The detained Canadian close to Kim Jong-un

Canadian businessman Michael Spavor poses with girls at a school in Rason Special Economic Zone, North KoreaImage copyright

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Michael Spavor, pictured here with students at a North Korean school, has close ties to the country’s government

Few people can claim to have sipped cocktails on board North Korean leader Kim Jong-un’s private yacht, but Michael Spavor is one of them.

But the Canadian businessman has now been detained in China and is accused of working together with a former diplomat to spy and steal Chinese state secrets.

His disappearance comes amid escalating tensions between China and Canada, after the latter arrested a Chinese businesswoman at the request of the US.

Mr Spavor is the second Canadian to be detained in China. He’s been accused of working together with former Canadian diplomat Michael Kovrig – who had been arrested in Beijing under similar circumstances.

According to Chinese state media, Mr Spavor “had provided intelligence… and was an important intelligence contact” of Mr Kovrig.

And Mr Spavor’s close ties to North Korea, which is an ally of China, only adds to the intrigue surrounding this growing diplomatic feud.

He runs an organisation called the Paektu Cultural Exchange, which promotes tourism and investment into North Korea.

He facilitated the well-publicised and unlikely friendship between Mr Kim and the American basketball star Dennis Rodman.

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Michael Spavor, who has been detained in China, has close personal ties to North Korean leader Kim Jong-un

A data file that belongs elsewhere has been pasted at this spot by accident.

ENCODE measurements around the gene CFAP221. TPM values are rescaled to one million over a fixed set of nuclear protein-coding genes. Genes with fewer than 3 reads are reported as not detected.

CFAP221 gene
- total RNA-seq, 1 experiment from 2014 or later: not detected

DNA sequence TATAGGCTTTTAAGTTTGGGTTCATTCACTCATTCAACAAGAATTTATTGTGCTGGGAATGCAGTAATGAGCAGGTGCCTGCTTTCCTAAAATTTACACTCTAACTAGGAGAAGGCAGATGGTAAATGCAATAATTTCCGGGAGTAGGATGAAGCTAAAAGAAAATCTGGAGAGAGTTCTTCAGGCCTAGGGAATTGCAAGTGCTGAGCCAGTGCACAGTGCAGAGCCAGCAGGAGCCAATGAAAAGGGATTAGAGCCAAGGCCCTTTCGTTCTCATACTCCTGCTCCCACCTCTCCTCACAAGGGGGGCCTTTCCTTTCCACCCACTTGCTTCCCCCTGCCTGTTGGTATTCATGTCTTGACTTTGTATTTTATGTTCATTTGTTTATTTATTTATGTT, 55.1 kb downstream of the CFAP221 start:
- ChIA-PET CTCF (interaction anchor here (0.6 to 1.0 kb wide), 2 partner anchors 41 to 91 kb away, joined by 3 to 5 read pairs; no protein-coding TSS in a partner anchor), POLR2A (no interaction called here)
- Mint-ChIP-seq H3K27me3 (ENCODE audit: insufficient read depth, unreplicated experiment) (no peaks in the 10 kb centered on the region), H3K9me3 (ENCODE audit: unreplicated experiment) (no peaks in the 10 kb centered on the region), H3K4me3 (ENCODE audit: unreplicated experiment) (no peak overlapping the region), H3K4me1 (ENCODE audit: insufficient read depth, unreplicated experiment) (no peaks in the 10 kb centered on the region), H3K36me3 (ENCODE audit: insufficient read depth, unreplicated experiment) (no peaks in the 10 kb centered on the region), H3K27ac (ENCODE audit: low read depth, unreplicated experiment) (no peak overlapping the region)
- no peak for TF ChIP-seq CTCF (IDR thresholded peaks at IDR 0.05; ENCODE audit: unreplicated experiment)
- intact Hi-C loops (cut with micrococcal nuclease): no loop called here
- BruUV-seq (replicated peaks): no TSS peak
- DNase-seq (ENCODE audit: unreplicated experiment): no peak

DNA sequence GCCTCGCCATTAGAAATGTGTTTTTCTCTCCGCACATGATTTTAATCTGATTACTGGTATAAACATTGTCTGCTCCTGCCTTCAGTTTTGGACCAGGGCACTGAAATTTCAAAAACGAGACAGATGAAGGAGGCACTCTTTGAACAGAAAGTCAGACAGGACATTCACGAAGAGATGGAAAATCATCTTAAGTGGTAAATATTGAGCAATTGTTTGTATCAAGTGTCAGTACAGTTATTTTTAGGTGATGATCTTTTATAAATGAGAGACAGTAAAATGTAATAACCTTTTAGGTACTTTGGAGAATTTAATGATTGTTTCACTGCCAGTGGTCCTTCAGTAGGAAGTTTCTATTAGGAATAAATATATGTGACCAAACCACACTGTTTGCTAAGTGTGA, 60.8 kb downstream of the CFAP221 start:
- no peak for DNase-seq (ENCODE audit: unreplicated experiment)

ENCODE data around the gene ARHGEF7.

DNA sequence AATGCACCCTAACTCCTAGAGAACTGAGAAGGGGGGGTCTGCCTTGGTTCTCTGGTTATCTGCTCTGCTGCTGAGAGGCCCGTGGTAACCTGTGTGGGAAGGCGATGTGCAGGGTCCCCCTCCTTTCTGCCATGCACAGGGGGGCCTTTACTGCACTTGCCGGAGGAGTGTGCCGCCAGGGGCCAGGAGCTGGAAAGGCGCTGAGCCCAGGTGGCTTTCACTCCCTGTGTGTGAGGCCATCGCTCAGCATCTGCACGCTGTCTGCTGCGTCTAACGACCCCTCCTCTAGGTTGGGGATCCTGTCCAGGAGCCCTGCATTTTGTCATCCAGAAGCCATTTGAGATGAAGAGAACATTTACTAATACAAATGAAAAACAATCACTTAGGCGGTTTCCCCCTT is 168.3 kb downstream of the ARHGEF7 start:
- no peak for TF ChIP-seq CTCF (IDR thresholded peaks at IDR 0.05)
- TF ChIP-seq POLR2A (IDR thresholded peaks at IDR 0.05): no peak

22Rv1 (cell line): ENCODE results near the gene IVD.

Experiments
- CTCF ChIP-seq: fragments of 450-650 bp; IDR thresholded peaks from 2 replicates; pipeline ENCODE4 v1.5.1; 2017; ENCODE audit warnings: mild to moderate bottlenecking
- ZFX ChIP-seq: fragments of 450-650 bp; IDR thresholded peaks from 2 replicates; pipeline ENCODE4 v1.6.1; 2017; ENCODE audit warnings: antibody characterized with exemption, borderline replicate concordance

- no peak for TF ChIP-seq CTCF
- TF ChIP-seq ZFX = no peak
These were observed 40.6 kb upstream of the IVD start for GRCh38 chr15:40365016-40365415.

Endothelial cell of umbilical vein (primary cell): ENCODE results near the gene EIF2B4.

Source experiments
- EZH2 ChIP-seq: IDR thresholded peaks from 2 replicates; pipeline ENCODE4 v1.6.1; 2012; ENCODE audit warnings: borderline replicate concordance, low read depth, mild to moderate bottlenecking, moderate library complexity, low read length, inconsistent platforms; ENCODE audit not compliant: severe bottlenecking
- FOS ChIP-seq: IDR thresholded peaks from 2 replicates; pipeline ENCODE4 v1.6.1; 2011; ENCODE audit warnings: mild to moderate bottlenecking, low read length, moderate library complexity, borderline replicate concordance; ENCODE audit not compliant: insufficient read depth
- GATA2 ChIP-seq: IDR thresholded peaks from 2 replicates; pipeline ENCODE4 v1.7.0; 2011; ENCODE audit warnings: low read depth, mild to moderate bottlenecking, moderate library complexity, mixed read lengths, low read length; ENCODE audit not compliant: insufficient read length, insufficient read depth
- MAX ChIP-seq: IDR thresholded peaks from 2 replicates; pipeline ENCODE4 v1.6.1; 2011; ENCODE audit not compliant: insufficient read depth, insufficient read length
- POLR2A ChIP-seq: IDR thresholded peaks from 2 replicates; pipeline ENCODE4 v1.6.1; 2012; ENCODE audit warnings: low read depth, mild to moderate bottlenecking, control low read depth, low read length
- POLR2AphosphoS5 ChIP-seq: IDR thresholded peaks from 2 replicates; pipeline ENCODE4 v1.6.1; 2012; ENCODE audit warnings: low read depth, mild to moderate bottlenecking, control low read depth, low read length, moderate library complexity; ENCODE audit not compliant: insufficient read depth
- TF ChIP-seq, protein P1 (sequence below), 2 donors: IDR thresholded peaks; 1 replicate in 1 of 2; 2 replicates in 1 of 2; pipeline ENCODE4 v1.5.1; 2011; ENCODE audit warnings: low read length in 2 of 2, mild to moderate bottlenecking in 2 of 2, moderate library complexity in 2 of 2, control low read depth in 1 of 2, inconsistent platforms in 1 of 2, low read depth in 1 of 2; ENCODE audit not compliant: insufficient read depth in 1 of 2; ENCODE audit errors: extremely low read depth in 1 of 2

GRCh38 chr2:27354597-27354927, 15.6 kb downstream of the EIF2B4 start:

Mr Spavor arranged for the pair to meet in 2013, describing the visit as a “blast”.

“That was the most amazing experience I’ve had in my life… we hung out for three days,” he told Reuters news agency last year.

Images taken at the time, and shared on social media, show Mr Spavor drinking long island iced teas with Mr Kim after going jet-skiing near the port city of Wonsan.

His organisation has also arranged lower-profile tours of North Korea on behalf of groups such as students and interested Chinese investors.

A key part of his work, according to his website, has been to promote foreign investment into the country.

“We achieve this goal by connecting interested individuals and groups with our extensive network of contacts within [North Korea],” the Paektu Cultural Exchange website reads.

In practice, this means taking delegations of investors to North Korea and introducing them to potential business partners.

“There has been a definite surge of interest among my North Korean partners in doing business across the border,” Mr Spavor told the Asia Times earlier this year.

“I have been working with Chinese and Chinese-Korean investors, they are now very interested,” he added.

The website reports that Mr Spavor has received enquiries from German, Canadian, British, Italian, Taiwanese and Singaporean companies about investing in North Korea.

A fluent Korean speaker, he is based in the Chinese city of Dandong which borders North Korea.

In fact, it is so close that it is possible to swim from the city’s waterfront to the North Korean side of the Yalu River in a matter of minutes.

From here, Mr Spavor says he felt the rumble of one of North Korea’s nuclear tests while eating brunch last September.

“It lasted for about five seconds. The city air raid sirens started going off,” he told Reuters at the time.

He has also lived in Pyongyang, where he served as the managing director of a Canadian non-governmental organisation that was based in the city.

But it is his close personal ties to the North Korean government, rather than his geographic proximity, that has allowed him privileged access to the country.

In February, he was granted access to a large military parade in Pyongyang despite the fact that most foreign media had been barred from attending.

He uploaded videos to his Twitter and Instagram accounts which showed that he was in a prime position throughout the event.

Despite his closeness to the North Korean regime, which has an extensive record of human rights abuses, Mr Spavor has been reluctant to discuss politics.

“I’m really in no position to comment on political and human rights issues,” he said in a 2013 interview. “Those issues are better discussed between governments.”

In his last social media posts before his arrest, he said that he would be arriving in Seoul on Monday for “consulting work”. He invited friends to meet him for drinks, but he never arrived.

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